• Preventable Risks Your Law Firm May Be Overlooking

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    Although most lawyers are well-prepared to defend or justify the value of an insurance claim for clients, often law firms have not clearly identified their own potential liabilities, planned for adequate insurance or established prudent internal risk management practices, says Victor Sordillo at Sompo International.

  • 6 Ethics Tips For Attorneys Making Lateral Transfers

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    With lateral transfers between law firms on the rise, it is more important than ever for partners to understand the steps they must take to adhere to ethics rules and other requirements when making a transition, say attorneys at Harris Wiltshire.

  • A Developing Split Over Online Marketplace Product Liability

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    A pair of recent opinions from the Third and Sixth Circuits suggest that e-commerce intermediaries may be held liable for selling allegedly defective products, but an Arizona federal court's recent opinion in State Farm v. Amazon demonstrates the level of uncertainty that exists on this issue, say Blake Angelino and Benjamin Broadhead at FaegreBD.

  • Employers Look To NJ High Court For Clarity On Medical Pot

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    The New Jersey Supreme Court’s upcoming decision in Wild v. Carriage Funeral Holdings will implicate and affect not only the state’s authorizing statute for medical cannabis, but also its anti-discrimination law and a new statute that expanded protections for workers who use medical marijuana, says Ruth Rauls of Saul Ewing.

  • Direct Taxes: The Next Shoe To Drop After Wayfair?

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    Taxpayers should be alarmed at state efforts to extend the U.S. Supreme Court's Wayfair decision to direct taxes — including gross receipts, income and franchise taxes — despite the apparent protections of federal Public Law 86-272, says Martin Eisenstein of Brann & Isaacson.

  • State Net

    Battles Still Rage Over Calif. Data, Worker Classification Laws

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    California is set to be reshaped soon by two pieces of legislation — one on data privacy, and one on worker classification — but numerous attempts by lawmakers to amend both laws, and the possibility of ballot measures that may further alter them, are clouding the picture, says Rich Ehisen of State Net Capitol Journal.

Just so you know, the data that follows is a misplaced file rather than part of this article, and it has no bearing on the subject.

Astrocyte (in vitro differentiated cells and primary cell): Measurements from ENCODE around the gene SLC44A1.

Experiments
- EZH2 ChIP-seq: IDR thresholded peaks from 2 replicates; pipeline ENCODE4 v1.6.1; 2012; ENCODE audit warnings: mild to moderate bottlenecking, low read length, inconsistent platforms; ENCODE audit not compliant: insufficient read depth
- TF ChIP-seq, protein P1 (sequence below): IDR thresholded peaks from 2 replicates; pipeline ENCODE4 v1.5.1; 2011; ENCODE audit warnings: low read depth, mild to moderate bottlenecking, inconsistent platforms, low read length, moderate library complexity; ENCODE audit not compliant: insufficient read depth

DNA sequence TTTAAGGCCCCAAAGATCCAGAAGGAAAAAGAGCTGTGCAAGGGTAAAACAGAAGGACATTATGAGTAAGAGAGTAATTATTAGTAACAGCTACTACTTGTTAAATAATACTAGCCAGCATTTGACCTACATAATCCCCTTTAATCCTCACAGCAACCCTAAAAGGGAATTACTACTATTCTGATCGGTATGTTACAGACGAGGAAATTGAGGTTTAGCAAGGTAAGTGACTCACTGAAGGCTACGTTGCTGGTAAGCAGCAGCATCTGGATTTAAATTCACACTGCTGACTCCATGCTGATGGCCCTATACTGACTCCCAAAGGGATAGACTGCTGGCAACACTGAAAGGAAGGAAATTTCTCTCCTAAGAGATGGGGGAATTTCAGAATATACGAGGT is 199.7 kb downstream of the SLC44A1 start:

• What To Look For In White Collar Cases This High Court Term

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    Several upcoming U.S. Supreme Court decisions — involving such varied issues as criminal procedure, statutory interpretation and public corruption — may see traditional liberal-conservative fault lines fall by the wayside and may have a notable impact on white collar criminal defense practice, say Harry Sandick and Jacob Newman of Patterson Belknap.

  • Consider The Power Of Tactical Empathy

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    By employing tactical empathy techniques to understand the interests behind the positions taken by others, attorneys can gain the upper hand in deal negotiations and litigation while still promoting and preserving long-term relationships with opponents, judges and others, say Shermin Kruse of TEDxYouth@Wrigleyville and Ursula Taylor of Strategic Health.

  • The Problem — And Opportunity — Of Implicit Bias In The Bar

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    Law firms are beginning to recognize implicit bias as a problem. But too few recognize that it is also an opportunity to broaden our thinking and become better legal problem solvers, says Daniel Karon of Karon LLC.

  • #MeToo Shows 2 Years Of Progress Toward Gender Parity

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    #MeToo turns 2 this fall, and while troubling reports of bad workplace behavior have emerged since the movement began, legislation and grassroots community collaborations that focus on preventive measures, such as training and external certifications, are fruitful areas for future development, says Jen Rubin at Mintz.

  • The Latest Carbon Market Developments: Part 2

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    The Democratic primary debates and a proliferation of bills in Congress make it clear that carbon pricing will be a significant issue in the 2020 U.S. elections — and a host of international pilot programs for carbon emissions credit trading suggest even more interest in the subject abroad, say attorneys with Beveridge & Diamond.

  • Series

    Judging A Book: Thapar Reviews Gorsuch's 'A Republic'

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    U.S. Supreme Court Justice Neil Gorsuch's new book "A Republic, If You Can Keep It" offers hope for our constitutional system through stories of American greatness, and sheds much-needed light on originalism for skeptics, says Sixth Circuit Judge Amul Thapar.